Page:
Gain stakeholder buy-in and secure future investment in optimization efforts.
Specify how often you will monitor.
Identify the metrics that are likely to have the most significant impact on your stakeholder’s attitudes. If in doubt, speak to your stakeholders.
For example, a finance director will be concerned about return on investment, while a marketing lead will be more interested in lead generation. A common mistake here is reporting on metrics that are easy to gather, such as dwell time and page views, rather than those stakeholders care about.
Look at overall organizational goals and pinpoint additional metrics that you can show to support those goals.
Mapping the work you are doing in conversion rate optimization against company objectives is always a good way of ensuring future investment. For example, if an organizational objective is to increase market share, focus on engagement and awareness metrics.
Review the metrics you have identified and work out how feasible it will be to gather those metrics. What work is involved, and will the process be manual or automated?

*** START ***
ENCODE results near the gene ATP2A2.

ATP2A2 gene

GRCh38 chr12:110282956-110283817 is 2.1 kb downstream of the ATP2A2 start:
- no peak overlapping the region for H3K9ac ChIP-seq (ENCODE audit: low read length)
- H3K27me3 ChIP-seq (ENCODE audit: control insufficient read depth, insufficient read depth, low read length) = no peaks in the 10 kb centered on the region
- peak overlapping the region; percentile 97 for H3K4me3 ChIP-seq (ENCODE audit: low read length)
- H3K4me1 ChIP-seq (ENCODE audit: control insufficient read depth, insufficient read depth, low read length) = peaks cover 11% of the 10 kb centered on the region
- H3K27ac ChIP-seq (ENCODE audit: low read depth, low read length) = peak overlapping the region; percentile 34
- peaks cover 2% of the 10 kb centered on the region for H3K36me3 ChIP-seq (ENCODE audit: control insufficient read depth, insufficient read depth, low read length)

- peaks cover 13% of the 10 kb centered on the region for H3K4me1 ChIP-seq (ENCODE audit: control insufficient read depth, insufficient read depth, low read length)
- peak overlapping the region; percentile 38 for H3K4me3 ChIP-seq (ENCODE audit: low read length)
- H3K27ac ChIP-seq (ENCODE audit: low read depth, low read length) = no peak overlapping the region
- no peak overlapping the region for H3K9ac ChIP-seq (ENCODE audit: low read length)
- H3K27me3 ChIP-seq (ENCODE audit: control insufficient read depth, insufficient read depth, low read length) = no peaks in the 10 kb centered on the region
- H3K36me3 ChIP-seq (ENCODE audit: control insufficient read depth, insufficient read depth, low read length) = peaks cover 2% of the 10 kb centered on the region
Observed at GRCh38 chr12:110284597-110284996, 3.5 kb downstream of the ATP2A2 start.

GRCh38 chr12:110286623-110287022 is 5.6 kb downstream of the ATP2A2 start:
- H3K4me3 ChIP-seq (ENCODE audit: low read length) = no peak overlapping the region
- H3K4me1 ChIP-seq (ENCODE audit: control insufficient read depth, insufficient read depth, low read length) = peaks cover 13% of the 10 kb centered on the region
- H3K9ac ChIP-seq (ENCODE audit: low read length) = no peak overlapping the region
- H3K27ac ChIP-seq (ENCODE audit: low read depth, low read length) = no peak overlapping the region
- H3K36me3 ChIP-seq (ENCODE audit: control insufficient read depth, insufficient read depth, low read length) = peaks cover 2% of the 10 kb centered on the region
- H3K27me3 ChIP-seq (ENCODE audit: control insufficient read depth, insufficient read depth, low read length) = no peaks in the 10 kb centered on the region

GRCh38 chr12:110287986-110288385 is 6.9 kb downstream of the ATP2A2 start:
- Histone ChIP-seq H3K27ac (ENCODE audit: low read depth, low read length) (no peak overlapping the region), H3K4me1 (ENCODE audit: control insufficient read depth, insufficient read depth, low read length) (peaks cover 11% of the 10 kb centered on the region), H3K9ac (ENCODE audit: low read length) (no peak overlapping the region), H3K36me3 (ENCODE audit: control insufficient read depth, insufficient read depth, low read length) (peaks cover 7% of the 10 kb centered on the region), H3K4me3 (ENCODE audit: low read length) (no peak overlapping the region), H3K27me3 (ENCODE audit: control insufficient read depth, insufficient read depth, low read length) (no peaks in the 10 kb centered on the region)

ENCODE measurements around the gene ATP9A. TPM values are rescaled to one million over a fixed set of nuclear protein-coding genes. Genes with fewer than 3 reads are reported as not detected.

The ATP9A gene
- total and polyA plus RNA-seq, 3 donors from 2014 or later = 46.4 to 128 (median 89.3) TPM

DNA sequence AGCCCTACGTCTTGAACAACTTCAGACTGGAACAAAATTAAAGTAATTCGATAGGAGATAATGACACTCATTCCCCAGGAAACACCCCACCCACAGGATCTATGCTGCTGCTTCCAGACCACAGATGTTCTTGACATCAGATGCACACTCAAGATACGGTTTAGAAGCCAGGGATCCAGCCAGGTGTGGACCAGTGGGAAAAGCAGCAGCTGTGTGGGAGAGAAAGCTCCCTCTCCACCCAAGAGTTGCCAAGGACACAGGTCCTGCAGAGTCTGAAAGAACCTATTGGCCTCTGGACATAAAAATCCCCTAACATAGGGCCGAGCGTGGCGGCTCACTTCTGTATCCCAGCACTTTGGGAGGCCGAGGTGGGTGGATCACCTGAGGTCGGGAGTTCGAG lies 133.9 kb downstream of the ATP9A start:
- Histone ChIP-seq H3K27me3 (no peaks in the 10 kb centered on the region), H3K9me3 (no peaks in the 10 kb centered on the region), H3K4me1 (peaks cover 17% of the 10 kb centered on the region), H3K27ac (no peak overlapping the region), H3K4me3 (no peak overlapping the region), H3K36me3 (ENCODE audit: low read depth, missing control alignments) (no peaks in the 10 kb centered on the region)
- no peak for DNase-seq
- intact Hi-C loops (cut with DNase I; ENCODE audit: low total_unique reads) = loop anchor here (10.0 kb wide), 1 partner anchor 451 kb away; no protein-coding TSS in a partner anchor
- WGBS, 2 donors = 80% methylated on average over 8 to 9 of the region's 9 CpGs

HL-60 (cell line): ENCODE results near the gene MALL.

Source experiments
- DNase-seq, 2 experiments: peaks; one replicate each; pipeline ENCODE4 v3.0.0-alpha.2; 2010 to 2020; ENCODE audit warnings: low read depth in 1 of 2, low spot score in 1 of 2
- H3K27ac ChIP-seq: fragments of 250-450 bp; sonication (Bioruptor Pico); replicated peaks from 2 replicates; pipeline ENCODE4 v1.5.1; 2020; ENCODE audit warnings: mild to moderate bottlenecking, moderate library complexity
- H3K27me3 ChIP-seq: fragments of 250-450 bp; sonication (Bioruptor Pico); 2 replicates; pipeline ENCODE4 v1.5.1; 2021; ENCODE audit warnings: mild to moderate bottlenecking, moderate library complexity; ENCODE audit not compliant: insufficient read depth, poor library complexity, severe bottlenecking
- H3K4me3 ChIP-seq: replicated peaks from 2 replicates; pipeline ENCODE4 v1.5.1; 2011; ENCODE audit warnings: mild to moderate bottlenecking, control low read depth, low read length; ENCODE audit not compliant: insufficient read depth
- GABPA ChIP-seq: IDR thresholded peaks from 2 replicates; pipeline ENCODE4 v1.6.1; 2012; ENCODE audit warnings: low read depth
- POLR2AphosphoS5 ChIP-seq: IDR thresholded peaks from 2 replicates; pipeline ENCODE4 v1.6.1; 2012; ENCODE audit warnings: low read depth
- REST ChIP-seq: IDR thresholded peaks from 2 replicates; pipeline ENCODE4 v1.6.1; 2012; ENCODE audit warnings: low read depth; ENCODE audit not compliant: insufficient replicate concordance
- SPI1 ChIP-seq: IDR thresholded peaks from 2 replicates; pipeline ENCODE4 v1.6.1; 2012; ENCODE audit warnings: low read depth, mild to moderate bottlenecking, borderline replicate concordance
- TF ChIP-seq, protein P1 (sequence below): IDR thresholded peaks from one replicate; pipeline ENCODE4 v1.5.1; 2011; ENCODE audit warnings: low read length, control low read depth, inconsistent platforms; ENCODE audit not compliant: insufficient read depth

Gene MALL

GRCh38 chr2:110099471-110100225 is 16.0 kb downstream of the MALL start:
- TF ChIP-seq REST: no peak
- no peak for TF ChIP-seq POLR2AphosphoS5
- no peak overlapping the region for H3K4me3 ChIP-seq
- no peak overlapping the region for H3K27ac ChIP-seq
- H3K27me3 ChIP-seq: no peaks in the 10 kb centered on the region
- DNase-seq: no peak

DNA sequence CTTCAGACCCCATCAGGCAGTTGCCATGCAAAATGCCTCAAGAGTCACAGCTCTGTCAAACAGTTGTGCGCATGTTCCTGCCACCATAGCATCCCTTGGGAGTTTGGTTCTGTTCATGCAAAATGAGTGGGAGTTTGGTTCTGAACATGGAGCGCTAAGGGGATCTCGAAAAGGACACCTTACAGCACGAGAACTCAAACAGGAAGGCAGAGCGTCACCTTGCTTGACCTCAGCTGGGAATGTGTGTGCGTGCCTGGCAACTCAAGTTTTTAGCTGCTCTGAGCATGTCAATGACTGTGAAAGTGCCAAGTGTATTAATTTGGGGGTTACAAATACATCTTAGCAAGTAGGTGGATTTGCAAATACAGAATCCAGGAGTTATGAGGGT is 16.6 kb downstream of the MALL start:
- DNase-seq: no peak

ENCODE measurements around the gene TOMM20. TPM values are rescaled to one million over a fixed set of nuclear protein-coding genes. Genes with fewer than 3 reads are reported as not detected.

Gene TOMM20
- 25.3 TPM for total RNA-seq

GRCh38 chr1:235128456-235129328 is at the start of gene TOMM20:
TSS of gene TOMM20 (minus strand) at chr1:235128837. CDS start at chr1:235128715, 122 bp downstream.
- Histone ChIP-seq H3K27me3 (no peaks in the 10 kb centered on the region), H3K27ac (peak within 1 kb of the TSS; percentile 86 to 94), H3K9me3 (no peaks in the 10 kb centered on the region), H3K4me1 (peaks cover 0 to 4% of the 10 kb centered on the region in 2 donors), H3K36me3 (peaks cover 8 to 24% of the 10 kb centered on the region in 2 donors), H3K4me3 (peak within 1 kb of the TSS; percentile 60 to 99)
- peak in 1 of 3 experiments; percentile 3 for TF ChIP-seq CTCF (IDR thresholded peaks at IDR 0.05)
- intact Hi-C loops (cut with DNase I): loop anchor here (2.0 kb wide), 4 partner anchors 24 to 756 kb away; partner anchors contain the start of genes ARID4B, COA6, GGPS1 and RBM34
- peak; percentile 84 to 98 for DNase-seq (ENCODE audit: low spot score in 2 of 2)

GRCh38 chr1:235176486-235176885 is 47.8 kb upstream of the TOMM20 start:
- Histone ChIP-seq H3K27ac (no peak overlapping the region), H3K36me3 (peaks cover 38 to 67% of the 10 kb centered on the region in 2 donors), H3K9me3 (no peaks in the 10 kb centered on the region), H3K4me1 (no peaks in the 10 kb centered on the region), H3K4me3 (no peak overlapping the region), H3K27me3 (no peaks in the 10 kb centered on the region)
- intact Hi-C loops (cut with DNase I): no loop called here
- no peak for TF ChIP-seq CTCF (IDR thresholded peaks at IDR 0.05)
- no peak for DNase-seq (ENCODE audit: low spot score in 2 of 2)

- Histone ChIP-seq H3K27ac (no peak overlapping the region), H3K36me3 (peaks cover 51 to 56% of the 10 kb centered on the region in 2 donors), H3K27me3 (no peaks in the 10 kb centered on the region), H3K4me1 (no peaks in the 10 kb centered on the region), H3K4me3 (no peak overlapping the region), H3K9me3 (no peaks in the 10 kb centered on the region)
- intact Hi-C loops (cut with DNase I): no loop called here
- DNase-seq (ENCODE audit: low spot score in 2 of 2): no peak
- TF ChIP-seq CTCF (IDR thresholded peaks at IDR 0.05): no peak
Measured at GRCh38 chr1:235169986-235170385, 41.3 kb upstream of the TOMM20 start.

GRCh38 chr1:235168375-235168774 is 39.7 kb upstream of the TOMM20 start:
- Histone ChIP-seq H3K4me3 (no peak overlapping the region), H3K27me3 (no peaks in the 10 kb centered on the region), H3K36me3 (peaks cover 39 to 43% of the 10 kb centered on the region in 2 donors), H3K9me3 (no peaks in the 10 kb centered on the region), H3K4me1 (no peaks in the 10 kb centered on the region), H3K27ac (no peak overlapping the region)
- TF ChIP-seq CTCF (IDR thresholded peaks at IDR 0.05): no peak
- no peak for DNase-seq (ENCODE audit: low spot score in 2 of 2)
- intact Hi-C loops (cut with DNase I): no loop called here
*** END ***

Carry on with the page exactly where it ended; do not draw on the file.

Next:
A survey might be required for some metrics, while you can find others in Google Analytics.
Shortlist a small selection of metrics based on their importance to stakeholders and the effort involved in reporting on them.
If you have limited resources, try to limit this to 6 metrics.
This will allow you to demonstrate how some campaigns support top-of-the-funnel activities and provide value even if they don’t lead to more final conversions in the short term.
Decide how often you wish give progress reports to stakeholders, based on the frequency with which you make changes and the amount of effort involved in gathering the appropriate data.
For example, a short presentation once a quarter is often more compelling than a dashboard of numbers nobody ever looks at. A dashboard that compares different business units side by side can encourage competition between business units and lead to more investment in conversion optimization.